“Demand levels are set to hold firm for the remainder of the year, and the monthly sales completions estimate suggests the strongest December – and run up to Christmas – for over a decade. We then anticipate a further demand spike in January 2021, as some buyers leave it late to enter the market in an attempt to beat the stamp duty deadline” says the portal.

The volume of new sales agreed is running 38 per cent higher than a year ago, adding to the pipeline of business set to complete in the first quarter of 2021. But it warns that of the new sales agreed in January, just half are likely to beat the stamp duty deadline based on evidence from previous years.

The year is expected to end with house price inflation reaching 4.0 per cent.

Meanwhile next year will see different phases, Zoopla says. 

“Once the stamp duty holiday concludes at the end of March, we anticipate a slowdown in sales completions as the impetus to move amongst buyers motivated by stamp duty savings dissipates” it suggests.

This will have a knock on effect on transaction volumes in the second quarter of the year, which it forecasts will be 20 to 30 per cent below normal levels as stamp duty is reintroduced, before recovering slightly and running 10 per cent below 2019 levels for the second half of the year.

Zoopla’s anticipates house price growth across the country in 2021 – just 1.0 per cent on average – will run within a narrow range from 1.75 per cent in Scotland to just 0.5 per cent in the East of England and the North East.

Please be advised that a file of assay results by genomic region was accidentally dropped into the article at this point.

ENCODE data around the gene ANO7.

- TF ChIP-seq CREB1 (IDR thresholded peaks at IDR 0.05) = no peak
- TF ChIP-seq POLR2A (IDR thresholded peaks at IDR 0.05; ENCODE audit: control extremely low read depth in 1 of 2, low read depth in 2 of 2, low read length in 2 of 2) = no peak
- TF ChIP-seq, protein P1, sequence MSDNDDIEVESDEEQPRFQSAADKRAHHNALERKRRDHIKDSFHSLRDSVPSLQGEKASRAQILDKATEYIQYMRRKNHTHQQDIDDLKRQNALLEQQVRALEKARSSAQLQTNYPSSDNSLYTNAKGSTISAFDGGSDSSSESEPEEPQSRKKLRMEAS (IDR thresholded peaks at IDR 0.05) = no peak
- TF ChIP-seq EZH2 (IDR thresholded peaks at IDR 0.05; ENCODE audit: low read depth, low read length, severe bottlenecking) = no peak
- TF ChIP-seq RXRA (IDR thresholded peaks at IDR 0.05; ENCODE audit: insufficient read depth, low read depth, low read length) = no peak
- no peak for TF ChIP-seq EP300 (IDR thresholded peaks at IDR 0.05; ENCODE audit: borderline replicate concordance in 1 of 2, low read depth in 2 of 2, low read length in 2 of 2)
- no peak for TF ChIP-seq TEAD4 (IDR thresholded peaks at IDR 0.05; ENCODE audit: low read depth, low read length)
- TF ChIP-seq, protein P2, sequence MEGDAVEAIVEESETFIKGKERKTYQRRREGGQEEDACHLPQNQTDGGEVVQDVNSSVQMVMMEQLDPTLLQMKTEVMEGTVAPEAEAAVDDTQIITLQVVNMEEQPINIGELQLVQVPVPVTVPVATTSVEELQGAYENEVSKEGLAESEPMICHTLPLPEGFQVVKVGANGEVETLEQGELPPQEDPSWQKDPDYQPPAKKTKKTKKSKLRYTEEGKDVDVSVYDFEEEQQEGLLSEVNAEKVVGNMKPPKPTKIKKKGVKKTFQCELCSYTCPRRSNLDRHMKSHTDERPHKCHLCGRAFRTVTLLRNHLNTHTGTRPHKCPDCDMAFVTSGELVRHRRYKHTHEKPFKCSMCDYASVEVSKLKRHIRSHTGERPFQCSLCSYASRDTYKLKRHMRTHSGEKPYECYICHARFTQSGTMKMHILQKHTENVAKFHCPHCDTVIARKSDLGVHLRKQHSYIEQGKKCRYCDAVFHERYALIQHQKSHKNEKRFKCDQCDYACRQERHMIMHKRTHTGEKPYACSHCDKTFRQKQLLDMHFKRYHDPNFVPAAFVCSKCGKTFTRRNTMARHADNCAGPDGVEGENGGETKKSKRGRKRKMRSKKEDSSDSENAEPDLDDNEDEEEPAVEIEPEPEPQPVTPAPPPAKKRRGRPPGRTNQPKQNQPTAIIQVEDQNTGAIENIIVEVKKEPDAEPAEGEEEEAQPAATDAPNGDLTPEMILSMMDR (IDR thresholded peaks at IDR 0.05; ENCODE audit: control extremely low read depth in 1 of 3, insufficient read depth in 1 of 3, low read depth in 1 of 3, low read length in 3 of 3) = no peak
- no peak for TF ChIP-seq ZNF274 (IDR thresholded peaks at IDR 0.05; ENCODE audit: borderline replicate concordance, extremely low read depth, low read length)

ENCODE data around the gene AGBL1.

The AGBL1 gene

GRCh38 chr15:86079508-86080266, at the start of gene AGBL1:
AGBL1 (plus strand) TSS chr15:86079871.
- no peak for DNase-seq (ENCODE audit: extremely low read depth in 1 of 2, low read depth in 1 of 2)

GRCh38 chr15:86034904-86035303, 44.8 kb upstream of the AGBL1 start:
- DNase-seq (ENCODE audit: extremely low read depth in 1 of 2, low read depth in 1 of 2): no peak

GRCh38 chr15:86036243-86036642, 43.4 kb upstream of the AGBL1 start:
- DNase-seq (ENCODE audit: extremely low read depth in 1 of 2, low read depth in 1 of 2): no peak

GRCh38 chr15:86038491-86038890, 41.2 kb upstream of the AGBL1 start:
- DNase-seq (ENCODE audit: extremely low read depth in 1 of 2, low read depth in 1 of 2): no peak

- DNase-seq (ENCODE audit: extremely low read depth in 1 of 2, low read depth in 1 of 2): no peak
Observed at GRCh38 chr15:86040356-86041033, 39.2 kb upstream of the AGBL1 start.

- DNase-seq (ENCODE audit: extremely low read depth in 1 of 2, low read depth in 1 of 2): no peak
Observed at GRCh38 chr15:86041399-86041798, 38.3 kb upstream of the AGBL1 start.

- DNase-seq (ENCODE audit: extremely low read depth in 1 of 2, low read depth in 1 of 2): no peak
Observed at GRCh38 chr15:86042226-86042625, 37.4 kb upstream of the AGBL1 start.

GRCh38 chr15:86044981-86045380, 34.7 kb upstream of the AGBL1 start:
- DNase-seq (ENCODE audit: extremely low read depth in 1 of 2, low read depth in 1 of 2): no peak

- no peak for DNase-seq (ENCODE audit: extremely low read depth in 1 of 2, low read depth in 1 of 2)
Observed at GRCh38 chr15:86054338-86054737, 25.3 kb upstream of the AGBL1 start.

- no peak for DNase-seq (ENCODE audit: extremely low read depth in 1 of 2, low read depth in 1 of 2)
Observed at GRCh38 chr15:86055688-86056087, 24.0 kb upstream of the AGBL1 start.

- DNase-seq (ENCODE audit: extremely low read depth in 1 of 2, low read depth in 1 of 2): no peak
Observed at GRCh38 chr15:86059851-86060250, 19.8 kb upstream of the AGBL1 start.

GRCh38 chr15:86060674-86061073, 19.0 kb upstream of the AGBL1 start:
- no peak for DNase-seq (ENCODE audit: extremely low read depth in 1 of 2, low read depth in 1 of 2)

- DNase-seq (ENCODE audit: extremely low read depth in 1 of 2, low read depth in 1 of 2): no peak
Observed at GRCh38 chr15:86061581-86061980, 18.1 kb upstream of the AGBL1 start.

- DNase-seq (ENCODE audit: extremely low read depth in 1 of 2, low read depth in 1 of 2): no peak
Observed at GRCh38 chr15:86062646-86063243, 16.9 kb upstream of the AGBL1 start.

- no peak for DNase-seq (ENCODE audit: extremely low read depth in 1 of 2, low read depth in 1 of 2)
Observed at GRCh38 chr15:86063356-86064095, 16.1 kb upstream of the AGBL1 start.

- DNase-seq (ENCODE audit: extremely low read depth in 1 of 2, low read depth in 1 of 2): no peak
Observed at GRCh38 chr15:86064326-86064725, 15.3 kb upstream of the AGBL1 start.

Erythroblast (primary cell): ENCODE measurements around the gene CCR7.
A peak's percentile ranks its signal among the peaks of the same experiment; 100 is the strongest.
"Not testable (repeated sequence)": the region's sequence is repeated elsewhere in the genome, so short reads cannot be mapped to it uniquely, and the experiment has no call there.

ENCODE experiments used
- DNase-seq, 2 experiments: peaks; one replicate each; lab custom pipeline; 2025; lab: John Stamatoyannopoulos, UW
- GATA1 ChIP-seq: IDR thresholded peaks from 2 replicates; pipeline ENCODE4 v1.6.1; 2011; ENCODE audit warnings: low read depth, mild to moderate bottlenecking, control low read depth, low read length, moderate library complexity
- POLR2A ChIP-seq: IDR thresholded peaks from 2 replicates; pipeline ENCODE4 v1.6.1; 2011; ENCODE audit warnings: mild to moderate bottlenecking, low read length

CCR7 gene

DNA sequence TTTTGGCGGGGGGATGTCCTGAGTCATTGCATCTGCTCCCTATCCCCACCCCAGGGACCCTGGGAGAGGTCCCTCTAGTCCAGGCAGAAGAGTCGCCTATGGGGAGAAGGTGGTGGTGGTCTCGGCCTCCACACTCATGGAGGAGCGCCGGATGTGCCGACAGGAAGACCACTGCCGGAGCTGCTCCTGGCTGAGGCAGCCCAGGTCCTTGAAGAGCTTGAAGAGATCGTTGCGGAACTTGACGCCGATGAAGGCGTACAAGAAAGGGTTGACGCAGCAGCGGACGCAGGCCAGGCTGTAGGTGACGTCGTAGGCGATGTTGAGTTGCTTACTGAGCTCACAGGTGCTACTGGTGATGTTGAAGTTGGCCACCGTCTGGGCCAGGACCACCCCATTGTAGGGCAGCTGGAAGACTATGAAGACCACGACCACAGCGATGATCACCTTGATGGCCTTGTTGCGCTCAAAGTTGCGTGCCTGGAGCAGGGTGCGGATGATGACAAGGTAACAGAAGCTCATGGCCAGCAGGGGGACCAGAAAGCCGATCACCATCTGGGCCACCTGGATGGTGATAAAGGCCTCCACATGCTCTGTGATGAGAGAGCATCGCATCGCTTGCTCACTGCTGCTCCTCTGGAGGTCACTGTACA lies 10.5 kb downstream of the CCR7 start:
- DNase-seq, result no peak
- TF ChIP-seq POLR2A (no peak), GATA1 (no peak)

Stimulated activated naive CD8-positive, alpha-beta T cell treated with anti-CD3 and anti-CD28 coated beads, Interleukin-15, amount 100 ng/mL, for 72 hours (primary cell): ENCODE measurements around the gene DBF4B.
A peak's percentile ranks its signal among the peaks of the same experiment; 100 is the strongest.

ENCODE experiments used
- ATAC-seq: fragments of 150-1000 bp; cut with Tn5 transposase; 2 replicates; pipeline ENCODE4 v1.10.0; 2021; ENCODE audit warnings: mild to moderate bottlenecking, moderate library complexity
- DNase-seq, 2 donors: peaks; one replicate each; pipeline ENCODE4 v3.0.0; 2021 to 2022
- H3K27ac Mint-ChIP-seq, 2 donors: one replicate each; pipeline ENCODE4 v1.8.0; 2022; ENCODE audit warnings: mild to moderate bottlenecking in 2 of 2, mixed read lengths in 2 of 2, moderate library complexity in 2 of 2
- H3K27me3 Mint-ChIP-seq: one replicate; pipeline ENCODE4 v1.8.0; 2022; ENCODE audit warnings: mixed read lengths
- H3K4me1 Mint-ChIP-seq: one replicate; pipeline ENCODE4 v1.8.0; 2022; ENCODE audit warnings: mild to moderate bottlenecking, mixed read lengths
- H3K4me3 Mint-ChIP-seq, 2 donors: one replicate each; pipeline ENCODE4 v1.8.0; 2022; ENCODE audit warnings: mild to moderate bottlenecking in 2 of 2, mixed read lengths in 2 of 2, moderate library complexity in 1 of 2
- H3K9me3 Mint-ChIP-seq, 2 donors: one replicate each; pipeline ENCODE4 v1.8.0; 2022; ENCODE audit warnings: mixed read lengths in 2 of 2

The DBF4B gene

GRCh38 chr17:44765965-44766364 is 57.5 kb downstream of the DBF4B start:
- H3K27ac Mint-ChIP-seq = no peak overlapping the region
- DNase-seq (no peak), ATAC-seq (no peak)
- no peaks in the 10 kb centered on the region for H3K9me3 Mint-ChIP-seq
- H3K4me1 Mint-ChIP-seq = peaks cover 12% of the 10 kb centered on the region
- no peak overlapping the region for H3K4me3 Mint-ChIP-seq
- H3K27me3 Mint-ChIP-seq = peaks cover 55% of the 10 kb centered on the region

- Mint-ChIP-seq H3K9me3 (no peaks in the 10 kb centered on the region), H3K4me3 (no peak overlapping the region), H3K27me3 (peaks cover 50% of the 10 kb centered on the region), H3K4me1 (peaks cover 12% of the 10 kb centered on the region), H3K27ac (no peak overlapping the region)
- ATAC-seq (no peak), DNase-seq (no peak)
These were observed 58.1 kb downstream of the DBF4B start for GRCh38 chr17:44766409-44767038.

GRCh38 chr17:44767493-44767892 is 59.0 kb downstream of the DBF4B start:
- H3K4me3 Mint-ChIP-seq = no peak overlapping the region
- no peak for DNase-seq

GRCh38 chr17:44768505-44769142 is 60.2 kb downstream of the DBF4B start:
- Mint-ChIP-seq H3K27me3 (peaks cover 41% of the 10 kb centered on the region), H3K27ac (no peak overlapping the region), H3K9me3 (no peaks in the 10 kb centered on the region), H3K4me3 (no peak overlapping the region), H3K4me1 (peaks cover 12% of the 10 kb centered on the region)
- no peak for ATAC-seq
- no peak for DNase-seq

“Central to our outlook is lower levels of turnover by long-run standards, which over time increases the scarcity of homes for sale. We expect the supply of properties for sale to moderate over 2021, which will restrict choice for consumers” it continues.

Richard Donnell, Director of Research and Insight at Zoopla, says: “It’s been a roller coaster year for the housing market which is ending on a strong note with demand and sales agreed still more than 30 per cent higher than this time last year. House price growth has hit a three-year high and is set to increase further in the short term.”

He continues: “The high volume of sales agreed this autumn will spill over as completed sales in 2021 and this will support the overall number of sales completed in 2021 at 1.1 million. It has been a remarkable turnaround and completed sales look set to fall just six per cent short of last year despite a two-month closure of the market in England.”

Donnell adds that there are obvious Covid-related challenges ahead but he says the impact on the housing market is less than in previous downturns as sales volumes have fallen in recent years and affordability levels are far from over-stretched.

“We expect housing demand to slow further over 2021 and this will ease the upward pressure on prices which we expect to be 1.0 per cent higher by December 2021. Lower sales volumes over the second half of 2021 and a growing scarcity of supply will offset weaker demand and support headline pricing levels.”

Original Article from Estate Agent Today 25/11/2020